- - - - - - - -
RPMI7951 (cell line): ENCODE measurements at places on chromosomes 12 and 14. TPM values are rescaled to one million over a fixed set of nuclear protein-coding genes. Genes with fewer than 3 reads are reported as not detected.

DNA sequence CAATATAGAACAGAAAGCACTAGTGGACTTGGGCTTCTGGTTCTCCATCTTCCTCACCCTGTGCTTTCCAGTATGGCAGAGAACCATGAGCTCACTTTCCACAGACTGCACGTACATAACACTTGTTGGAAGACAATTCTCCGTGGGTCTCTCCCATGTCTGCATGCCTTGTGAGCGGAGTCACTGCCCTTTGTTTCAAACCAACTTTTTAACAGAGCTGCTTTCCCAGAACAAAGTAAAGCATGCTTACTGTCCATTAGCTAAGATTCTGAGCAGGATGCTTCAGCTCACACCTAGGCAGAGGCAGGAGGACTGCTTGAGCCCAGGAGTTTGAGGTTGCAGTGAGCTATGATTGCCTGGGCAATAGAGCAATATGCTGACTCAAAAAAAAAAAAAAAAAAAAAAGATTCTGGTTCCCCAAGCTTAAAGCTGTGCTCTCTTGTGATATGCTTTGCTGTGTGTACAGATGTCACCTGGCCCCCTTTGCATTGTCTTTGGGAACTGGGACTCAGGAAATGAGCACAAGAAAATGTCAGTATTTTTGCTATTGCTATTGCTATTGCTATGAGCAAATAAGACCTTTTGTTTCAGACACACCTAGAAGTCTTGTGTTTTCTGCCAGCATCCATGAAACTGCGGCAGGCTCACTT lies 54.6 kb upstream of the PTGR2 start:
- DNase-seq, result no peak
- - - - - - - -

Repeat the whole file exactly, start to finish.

RPMI7951 (cell line): ENCODE measurements at places on chromosomes 12 and 14. TPM values are rescaled to one million over a fixed set of nuclear protein-coding genes. Genes with fewer than 3 reads are reported as not detected.

DNA sequence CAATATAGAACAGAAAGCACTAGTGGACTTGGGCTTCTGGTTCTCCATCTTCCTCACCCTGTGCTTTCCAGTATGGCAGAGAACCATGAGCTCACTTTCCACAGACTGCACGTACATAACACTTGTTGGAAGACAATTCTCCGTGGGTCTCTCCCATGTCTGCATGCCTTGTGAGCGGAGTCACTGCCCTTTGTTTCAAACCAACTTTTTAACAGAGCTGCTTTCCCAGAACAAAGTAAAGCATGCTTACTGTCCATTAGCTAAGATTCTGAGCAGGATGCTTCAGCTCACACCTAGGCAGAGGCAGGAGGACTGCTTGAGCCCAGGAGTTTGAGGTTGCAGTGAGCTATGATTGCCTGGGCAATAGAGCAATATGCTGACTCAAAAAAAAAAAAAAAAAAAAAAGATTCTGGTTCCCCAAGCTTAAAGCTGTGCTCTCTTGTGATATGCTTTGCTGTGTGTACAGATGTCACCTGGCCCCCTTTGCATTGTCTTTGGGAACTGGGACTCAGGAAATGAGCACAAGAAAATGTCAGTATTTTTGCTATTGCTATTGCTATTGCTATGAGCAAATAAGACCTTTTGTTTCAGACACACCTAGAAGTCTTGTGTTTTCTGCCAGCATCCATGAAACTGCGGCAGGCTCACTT lies 54.6 kb upstream of the PTGR2 start:
- DNase-seq, result no peak